Unlike some of Frey’s more recent, “figurative” music, guitarist, alone leaves us back in the position of being able only to suddenly listen. relikt, from 1987, works simply by juxtaposing one note against another, in succession. It’s a work of tremendous restraint, both in composition and interpretation, setting sound against silence in a carefully maintained equilibrium.
Cristián Alvear’s playing is a beautiful study in concentration throughout the collection. There are no extended techniques called for here, and so he produces each sound cleanly and clearly, with extraneous noise on the strings, neck or body of the instrument (that “authentic” grit of folk music) almost entirely eliminated even when the music is near silent. At the same time, the playing and recording never sounds so polished as to be sterile. Tiny, inevitable incidents in the sound and the background give the music a physical presence. For wen 23 Alvear stretches the piece out to half an hour, a mere dozen or so notes suspended on a sea of silence. (I’m not Joseph II so I’m not going to count them.)
The most recent work is the title piece, from 2014. It shares a title and a style close to that of his two works titled Pianist, Alone. The title now seems more plaintive than defiant. Contrasted with the piano, the thinness of the guitar’s sound suggests a less certain, more tenuous narrative behind the musical meandering. The guitar is a private, intimate instrument.
The 50 Sächelchen from 1989 take up the entirety of the other disc. These bagatelles, arranged in alphabetical order, imply a playfulness that might seem at odds with Frey’s typically hushed aesthetic. Funnily enough, this is exactly the case. These brief, sometimes very brief, pieces move from closely-studied miniatures to jaunty little stings (Jürg Frey ringtones?) and even snatches of music that are fast and even, as much as it is possible, loud. But only for a little while, now and then.
There was another typically eclectic Kammer Klang night a couple of weeks back (the music of Christian Wolff, Vinko Globokar and… Chicks on Speed?). A new piece by Wolff received its premiere, Wade In The Water for violin and piano.
There’s a common criticism frequently made about Wolff’s later compositions. Simon Cummings neatly summarises this problem, that Wolff’s music is “sufficiently disjointed and internally inconsistent that it simply sounded incompetent.” As someone who enjoyed the performance of Robert last year, I’ve begun to think that Wolff has actually made a sort of aesthetic breakthrough. There is no deep harmonic interest in his music, no contrapuntal interest other than by accident, no sense of teleology, structure or process, rhythm and melody that’s arbitrary and nondescript.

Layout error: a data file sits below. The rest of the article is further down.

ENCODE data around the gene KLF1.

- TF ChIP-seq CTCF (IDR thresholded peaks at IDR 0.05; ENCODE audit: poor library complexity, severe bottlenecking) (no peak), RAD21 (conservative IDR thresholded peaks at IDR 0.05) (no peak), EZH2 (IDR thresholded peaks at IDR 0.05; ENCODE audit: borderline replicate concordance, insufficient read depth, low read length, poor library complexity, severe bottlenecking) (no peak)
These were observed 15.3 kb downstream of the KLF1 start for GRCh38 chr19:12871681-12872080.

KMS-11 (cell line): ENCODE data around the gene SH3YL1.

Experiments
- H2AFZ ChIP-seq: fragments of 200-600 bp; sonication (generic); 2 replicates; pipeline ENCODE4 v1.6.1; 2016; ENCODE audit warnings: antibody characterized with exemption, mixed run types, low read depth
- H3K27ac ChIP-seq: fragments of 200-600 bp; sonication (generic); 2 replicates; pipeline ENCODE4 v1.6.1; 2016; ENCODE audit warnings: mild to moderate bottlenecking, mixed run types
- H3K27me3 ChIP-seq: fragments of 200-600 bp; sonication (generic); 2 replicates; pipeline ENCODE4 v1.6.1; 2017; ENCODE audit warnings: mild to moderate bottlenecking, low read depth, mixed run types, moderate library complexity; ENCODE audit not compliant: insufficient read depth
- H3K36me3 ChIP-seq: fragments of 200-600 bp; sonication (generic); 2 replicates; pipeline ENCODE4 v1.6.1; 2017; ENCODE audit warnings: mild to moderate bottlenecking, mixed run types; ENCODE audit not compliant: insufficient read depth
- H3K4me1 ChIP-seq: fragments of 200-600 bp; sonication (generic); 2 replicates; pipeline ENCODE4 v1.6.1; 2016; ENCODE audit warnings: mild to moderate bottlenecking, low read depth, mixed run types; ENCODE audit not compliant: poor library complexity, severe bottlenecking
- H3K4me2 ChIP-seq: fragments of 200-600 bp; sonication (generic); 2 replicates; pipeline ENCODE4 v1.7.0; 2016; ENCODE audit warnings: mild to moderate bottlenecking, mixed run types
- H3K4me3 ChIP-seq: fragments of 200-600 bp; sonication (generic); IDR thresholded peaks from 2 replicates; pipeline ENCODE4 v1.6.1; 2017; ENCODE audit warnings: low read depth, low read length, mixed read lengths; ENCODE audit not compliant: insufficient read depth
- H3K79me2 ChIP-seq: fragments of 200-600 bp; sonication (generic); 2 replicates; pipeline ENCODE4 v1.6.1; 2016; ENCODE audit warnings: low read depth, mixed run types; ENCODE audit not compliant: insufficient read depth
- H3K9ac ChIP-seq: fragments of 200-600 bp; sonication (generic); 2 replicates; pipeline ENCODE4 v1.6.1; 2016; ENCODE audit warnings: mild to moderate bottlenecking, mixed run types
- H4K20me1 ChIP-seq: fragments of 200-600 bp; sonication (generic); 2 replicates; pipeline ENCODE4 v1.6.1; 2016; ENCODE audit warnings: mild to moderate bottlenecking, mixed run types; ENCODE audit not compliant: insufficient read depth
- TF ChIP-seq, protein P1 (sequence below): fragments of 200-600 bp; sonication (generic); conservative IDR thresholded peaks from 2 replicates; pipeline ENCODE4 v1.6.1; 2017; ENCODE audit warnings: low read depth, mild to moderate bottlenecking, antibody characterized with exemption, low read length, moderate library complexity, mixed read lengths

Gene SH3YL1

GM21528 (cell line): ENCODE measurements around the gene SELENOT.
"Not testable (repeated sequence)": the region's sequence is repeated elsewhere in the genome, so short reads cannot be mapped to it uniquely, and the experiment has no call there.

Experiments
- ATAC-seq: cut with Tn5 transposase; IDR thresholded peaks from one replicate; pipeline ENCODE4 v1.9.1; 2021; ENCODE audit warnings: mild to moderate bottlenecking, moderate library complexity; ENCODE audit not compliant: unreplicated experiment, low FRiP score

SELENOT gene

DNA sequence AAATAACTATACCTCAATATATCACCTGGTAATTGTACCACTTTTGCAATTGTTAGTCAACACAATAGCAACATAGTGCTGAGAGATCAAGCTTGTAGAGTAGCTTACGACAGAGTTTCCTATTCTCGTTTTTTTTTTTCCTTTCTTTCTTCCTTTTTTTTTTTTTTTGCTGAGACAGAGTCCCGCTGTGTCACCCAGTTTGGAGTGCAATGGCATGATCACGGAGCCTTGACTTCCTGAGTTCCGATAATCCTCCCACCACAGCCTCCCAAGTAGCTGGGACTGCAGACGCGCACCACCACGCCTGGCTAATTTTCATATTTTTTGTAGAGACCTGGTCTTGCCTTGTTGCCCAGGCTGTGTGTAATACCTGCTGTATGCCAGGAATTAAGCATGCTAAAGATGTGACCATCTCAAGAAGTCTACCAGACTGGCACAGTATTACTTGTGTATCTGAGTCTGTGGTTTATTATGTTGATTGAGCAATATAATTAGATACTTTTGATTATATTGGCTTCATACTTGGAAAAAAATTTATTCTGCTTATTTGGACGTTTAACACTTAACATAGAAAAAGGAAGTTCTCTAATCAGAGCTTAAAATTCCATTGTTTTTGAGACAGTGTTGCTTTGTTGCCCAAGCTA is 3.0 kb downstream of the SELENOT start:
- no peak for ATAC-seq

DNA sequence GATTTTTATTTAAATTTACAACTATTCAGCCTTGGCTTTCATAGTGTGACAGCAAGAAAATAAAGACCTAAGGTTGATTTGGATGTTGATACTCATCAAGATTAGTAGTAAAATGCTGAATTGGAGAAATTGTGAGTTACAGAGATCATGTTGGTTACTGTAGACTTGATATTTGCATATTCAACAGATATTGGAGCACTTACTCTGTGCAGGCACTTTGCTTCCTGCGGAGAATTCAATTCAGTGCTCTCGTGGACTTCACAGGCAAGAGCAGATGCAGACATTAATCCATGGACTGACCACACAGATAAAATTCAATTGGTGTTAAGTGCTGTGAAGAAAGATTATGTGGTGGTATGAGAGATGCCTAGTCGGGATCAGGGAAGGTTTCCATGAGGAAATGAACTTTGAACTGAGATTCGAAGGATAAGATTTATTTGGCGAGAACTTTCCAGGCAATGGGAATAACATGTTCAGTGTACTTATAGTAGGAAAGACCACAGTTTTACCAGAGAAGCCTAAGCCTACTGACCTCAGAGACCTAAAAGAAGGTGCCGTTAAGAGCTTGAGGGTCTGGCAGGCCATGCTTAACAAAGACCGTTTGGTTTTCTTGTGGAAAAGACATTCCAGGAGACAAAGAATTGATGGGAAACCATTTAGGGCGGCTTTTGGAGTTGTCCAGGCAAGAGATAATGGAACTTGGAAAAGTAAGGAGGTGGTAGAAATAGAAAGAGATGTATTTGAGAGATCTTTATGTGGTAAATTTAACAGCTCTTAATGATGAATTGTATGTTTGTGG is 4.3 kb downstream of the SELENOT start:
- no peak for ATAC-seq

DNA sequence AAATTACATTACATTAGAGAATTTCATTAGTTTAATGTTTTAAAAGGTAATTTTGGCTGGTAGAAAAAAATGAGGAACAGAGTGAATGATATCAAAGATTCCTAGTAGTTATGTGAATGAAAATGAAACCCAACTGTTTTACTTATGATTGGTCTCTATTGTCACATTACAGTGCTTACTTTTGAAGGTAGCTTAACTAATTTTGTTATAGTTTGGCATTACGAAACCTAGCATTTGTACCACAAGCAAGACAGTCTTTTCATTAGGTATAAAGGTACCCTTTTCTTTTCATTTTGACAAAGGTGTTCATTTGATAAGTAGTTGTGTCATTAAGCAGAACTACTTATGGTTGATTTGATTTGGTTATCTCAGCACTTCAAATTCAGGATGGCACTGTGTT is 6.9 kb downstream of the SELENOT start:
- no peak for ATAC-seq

All this negation of musical attributes has been done before and has resulted in types of music that were, at first, new. Drones and types of minimal music come immediately to mind. Pieces like Michael Pisaro’s Mind is Moving IX, discussed before, also fit this description. Wolff has done something different, retaining just enough of conventional musical expectations to disguise the fact that his music is working on a different level.
It comes back to Wolff’s associates, Cage and Feldman. The idea of “letting sounds be themselves”, outside of serving a functional hierarchy. The focus on sound over pitch. Cage used chance to break up conventional musical logic. Feldman used indeterminacy. Both are alienating devices, both for musician and audience. Late Feldman used repeating motifs and patterns as a vehicle for conveying instrumental timbre and pitch as an end in itself. Wolff’s late music works toward the same end by alienation through banality, removing any interest in the listener for his “material”. He is the anti-Feldman.
By the same comparison, I’m finding that Wolff’s pieces are all different in the way that they are all the same. Wade In The Water‘s directionless meandering took on its own mood, with sudden but passing gestures of impatience or urgency that soon dissipated, stronger hints of playfulness and austerity from one moment to the next. A lot of this was due to the playing of Aisha Orazbayeva on violin and Joseph Houston on piano. They preceded the premiere with a realisation of a Wolff score from his earlier, more respectable careeer, the indeterminate For 1, 2 or 3 People. Their performance was exemplary in its subtlety, constrained richness and coherence. It went a long way to informing and illuminating Wade In The Water.